While much of the Western church and missions community has embraced social action as a viable outreach over the last several decades, the church in China is stuck trying to separate the spirit from the mind and body. Their mindset has remained the same as it was prior to 1949, so much so that the Amity Foundation needed to look outside the church when it began its social work. As China evolves rapidly towards a 21st century economy, the Chinese Church finds itself in an embarrassing position of embracing an “anti-intellectual and separate-from-society” culture.
It is to this fundamentalist state of the church that Bishop Ding speaks. I believe he has three immediate concerns in mind.
First, cults threaten the existence of the church. That the TSPM is an organized, structured, unified, marching-in-unison body is a myth. There is much autonomy on the local level. For this reason, it is susceptible to cultic influences. The ominous presence of cults demand much greater theological rigor on the part of the Chinese Church.
Second, as China opens up even more, intellectuals flock to the church in increasing numbers. But the church is not ready for them. The background of the rural church and the training of the pastors, along with the spiritualistic and anti-intellectual bias, create an obstacle to embracing Christianity for many intellectuals.
Third, Ding sees the church’s continued resistance to social action as “bad timing.” For the last several decades, he has worked towards legitimizing the church in society. Indeed, he believes that the church can have a strategic role in the transformation of Chinese society if only it will embrace its social responsibility. If the church does not involve itself in society, it will remain at the lower end of the social and political totem pole. Thus, he wants a Christian label on good works done in China.
Consider, for example, the church’s potential to speak to this society educated in an atheistic environment. To it the doctrines of original sin, justification by faith, redemption and predestination are foreign. However, Chinese culture has historically valued high morals and good deeds. And the church can easily relate to that. Therefore, Ding says, “Given the state of the Church in our country, the starting point for contextualization seems to be the restoration of the ethical and moral content of Christianity.”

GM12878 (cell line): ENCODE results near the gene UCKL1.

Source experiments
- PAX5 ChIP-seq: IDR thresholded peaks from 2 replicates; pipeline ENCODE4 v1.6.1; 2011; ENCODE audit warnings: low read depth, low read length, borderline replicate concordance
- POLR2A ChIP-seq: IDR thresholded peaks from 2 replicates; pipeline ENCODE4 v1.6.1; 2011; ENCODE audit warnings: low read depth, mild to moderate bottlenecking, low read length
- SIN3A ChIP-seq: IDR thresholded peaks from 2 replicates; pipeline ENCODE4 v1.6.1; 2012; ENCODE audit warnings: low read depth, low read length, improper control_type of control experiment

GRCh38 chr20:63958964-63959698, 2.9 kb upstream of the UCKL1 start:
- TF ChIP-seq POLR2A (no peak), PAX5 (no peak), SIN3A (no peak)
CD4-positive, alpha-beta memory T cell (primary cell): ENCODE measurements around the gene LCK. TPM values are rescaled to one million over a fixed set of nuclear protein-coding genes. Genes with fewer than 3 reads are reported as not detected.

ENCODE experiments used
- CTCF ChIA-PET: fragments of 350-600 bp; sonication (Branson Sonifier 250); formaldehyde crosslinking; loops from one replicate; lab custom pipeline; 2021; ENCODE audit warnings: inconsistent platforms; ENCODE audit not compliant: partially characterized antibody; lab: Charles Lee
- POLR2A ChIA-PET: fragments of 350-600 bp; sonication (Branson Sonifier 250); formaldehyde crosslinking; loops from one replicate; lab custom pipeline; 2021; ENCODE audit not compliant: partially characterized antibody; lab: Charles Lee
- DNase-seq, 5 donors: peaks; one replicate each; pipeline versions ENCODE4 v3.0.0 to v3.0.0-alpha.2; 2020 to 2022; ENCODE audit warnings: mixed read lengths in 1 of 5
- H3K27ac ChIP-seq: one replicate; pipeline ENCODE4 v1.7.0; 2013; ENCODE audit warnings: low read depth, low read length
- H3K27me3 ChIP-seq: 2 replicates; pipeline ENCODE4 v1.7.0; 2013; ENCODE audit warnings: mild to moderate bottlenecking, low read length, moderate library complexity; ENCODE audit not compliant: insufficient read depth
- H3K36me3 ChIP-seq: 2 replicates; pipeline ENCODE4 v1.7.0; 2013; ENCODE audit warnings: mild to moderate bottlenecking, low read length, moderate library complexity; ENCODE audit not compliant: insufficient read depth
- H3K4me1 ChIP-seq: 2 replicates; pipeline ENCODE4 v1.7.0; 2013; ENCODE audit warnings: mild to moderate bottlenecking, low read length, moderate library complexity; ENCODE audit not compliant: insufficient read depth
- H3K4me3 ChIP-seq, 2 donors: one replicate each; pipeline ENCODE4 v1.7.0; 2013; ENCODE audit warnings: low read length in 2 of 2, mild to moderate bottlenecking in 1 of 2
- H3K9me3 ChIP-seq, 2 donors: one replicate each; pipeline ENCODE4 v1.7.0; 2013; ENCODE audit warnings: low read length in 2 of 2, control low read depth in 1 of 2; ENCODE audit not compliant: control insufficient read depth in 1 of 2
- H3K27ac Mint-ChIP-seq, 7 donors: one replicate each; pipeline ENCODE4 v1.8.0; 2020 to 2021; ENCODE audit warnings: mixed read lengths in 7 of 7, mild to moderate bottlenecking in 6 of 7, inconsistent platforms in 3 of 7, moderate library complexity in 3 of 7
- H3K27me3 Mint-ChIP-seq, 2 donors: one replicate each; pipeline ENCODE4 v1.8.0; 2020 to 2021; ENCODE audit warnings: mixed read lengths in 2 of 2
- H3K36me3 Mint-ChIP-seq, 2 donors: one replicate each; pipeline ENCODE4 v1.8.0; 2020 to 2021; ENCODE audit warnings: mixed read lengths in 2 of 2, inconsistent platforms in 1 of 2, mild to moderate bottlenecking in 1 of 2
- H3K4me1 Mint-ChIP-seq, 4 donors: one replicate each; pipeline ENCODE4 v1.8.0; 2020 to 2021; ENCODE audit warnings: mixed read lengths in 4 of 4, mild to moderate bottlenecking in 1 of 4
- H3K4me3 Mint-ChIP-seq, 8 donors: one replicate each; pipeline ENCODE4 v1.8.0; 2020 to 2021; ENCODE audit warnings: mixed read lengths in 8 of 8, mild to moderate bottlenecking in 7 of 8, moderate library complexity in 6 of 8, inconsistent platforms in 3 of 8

Church and Society in Communist China
I believe Bishop Ding’s goal in writing his book is to shape the Chinese Church so it can speak and minister to the Chinese society under a communist regime. For over 50 years Ding’s emphasis has been on making the church Chinese. While Western evangelicals may not appreciate the anti-Western mission rhetoric and condone the process by which this transformation was achieved, the TSPM can, however, claim at least some success in this area and has become a viable and significant entity in China. Ding’s new book moves on a new plane: make the church thrive in a communist society.
As one who has been thinking about the relationship of Christianity and communism for over 20 years and who has tried to work through the issues on a daily basis with our own ministry in China, I am very excited about Bishop Ding’s perspective. Despite the difference in theological orientation, I subscribe to his presupposition: we must find ways to relate the Gospel to the present situation. I grew up in the 50s and 60s believing that the political regime in China would one day be changed; then China would be evangelized. Obviously I no longer hold that view. Twenty years ago I was called to ministry in China and resolved to find ways to work with the existing reality. After two decades of involvement and observation, I am glad to be able to say that it is possible to do so.
It is easy for Western evangelicals to get agitated about Ding’s different theological and political persuasions. Without downplaying these significant differences, I would nonetheless like to suggest it is possible to view Ding as a missiological pioneer, for he is indeed helping us chart new territory in the construction of the Christian church in communist China. His book has raised a valid issue regarding Christianity’s future in China. For 50 years, Ding’s idea of “selfhood” for the Chinese Church has not seated well with Western evangelicals, who have found themselves at odds with the TSPM. But will we again miss a divine opportunity as the Chinese Church enters a new era and a new missiological frontier?